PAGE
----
Breast calcifications are a medical condition wherein small calcium deposits are present within the breast tissue. These deposits of calcium are a non-palpable finding visualized by mammography. In a mammogram, the calcium deposits appear in the form of small, white spots, often called flecks. Breast calcifications are usually hard-to-detect without medical examination since usually, they cannot be felt as lumps.
Because certain calcification patterns have been linked to carcinoma, mammography has played a major role in early detection of breast cancer. This does not mean that calcifications found on a mammogram is a diagnosis for cancer. About 80% of breast calcifications have nothing to do with cancer, but are most likely the result of normal wear and tear.
During a mammogram-based examination, breast calcifications are further divided into two types — microcalcifications and macrocalcifications.
Microcalcifications are very fine particles of calcium that are deposited in a region of the breast, and there are many kinds, both benign and malignant. Malignant types result from the abnormal growth of cells. The benign types of calcification are extremely common, and actually occur in approximately one of every three women. They are usually larger and contain fat, or they appear in solid, straight lines, as opposed to small, particulate areas.
Macrocalcifications are the large, course calcifications that are found in the breast, and are very commonly seen on mammography. They can be related to breast trauma or prior surgery or abnormalities and they are completely unrelated to any kind of malignant process. Breast macrocalcifications are bigger in size and are often attributed to some changes in the breast tissue owing to old injuries, clogged breast arteries or history of substantial inflammation in the breast tissue.
The difference is primarily size-based and macrocalcifications appear in the form of visible specks on the mammogram, the size similar to that of salt grains. Microcalcifications are present as smaller dots that need to be viewed with greater introspection. It should be understood that though largely regarded as non-cancerous, breast microcalcifications may be interpreted as the precursor or a pre-cancerous condition. Since the core cause of microcalcification and cancerous growth is the same, i.e. abnormal/exaggerated cellular activity, there is always a risk of the condition taking a cancerous route in the future. Thus, further testing and seeking a professional medical opinion is strongly advised.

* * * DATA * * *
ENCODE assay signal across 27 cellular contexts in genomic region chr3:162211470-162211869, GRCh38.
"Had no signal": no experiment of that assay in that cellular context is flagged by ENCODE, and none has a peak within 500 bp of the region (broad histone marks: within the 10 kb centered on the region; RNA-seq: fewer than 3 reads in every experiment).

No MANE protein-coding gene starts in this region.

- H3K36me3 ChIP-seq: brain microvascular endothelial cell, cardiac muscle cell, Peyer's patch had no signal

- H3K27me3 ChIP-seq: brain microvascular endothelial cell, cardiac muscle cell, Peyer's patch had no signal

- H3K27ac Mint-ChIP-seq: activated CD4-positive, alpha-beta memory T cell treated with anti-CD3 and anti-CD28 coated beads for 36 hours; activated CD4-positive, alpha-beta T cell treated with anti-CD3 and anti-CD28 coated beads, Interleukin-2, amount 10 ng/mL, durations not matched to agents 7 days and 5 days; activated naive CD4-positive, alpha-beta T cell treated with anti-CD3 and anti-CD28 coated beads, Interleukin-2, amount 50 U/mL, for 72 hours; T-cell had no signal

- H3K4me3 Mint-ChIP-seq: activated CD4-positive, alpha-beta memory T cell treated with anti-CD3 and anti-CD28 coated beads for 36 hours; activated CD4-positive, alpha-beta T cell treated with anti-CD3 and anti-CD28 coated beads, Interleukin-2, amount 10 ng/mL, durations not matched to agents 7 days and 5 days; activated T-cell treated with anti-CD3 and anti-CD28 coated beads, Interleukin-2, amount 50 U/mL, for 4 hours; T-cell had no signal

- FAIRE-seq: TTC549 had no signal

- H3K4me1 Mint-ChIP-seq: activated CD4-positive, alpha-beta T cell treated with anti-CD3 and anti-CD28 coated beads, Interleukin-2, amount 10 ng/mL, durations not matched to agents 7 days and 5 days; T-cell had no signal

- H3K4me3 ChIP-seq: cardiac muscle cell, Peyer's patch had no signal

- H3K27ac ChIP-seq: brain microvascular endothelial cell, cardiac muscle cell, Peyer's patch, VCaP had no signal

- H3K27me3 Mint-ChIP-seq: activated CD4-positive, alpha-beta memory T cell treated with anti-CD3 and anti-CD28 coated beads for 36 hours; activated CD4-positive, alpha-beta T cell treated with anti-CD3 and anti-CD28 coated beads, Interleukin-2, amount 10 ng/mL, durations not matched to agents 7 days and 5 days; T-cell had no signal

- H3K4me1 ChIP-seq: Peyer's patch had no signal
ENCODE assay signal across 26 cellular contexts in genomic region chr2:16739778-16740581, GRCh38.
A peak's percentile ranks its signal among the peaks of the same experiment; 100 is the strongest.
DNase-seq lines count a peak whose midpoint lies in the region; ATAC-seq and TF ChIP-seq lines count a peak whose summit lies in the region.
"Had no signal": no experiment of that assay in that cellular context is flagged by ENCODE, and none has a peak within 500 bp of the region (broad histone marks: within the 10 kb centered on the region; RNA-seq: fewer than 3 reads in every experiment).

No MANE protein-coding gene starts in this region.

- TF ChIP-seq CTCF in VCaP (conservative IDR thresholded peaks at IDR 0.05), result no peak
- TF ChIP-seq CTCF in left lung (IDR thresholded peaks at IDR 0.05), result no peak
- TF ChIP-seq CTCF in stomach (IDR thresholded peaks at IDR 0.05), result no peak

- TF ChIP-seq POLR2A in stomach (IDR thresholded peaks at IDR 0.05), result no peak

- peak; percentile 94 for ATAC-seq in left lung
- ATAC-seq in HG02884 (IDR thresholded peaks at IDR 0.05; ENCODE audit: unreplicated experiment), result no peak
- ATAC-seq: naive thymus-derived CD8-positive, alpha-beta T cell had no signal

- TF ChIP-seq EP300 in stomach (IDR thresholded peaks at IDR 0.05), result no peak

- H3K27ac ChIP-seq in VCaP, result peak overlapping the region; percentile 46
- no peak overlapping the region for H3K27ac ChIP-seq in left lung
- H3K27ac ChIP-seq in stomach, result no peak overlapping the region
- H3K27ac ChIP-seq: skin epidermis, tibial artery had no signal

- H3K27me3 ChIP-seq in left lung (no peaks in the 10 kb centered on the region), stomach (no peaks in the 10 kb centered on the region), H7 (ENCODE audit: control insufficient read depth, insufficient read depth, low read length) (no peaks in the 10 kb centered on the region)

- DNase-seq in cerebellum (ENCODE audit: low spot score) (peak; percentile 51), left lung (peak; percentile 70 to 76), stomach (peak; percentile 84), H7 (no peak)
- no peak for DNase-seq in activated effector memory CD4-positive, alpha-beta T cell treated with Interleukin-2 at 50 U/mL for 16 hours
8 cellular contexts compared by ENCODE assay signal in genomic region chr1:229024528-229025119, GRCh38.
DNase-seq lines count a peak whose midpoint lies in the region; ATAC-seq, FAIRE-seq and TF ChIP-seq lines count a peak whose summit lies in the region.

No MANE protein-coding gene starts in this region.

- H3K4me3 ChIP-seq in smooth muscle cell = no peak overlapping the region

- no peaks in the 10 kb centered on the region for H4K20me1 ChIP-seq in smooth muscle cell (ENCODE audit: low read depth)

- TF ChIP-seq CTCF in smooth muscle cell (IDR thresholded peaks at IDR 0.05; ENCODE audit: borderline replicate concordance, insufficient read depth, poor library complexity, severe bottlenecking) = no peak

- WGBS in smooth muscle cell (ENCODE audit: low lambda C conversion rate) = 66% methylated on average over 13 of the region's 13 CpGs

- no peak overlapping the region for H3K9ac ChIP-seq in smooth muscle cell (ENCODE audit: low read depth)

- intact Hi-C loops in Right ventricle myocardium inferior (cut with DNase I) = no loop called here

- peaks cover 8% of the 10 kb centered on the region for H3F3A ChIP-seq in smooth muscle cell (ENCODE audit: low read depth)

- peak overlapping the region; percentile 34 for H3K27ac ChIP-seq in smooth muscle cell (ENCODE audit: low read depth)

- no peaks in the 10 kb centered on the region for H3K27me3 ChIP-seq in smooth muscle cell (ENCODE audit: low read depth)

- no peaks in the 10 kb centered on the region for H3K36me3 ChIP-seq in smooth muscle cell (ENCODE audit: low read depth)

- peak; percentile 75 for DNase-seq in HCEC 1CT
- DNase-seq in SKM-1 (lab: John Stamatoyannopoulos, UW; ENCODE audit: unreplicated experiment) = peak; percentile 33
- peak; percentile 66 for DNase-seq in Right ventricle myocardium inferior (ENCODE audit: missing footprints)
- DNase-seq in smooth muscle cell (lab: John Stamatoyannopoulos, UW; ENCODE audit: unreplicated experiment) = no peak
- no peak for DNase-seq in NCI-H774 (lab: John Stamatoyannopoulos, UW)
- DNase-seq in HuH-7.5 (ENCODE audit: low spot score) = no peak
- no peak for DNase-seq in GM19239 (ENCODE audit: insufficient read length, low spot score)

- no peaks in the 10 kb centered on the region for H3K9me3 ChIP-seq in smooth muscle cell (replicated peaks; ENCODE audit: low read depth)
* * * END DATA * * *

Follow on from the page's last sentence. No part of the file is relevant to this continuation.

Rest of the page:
If specks of calcifications appear on your mammography, the doctor will look closely at their:
- morphology (size, form, and density)
- distribution (scattered or clustered)
- arrangement (linear or lobular)
- presence of soft tissue component in the area of calcification
Benign calcifications tend to be rounded and relatively uniform in size and density. Malignant calicifations are linked to irregular clusters that vary in morphology. These malignant breast calcifications are most frequently found in the mammary ducts and are arranged in a linear or branched manner.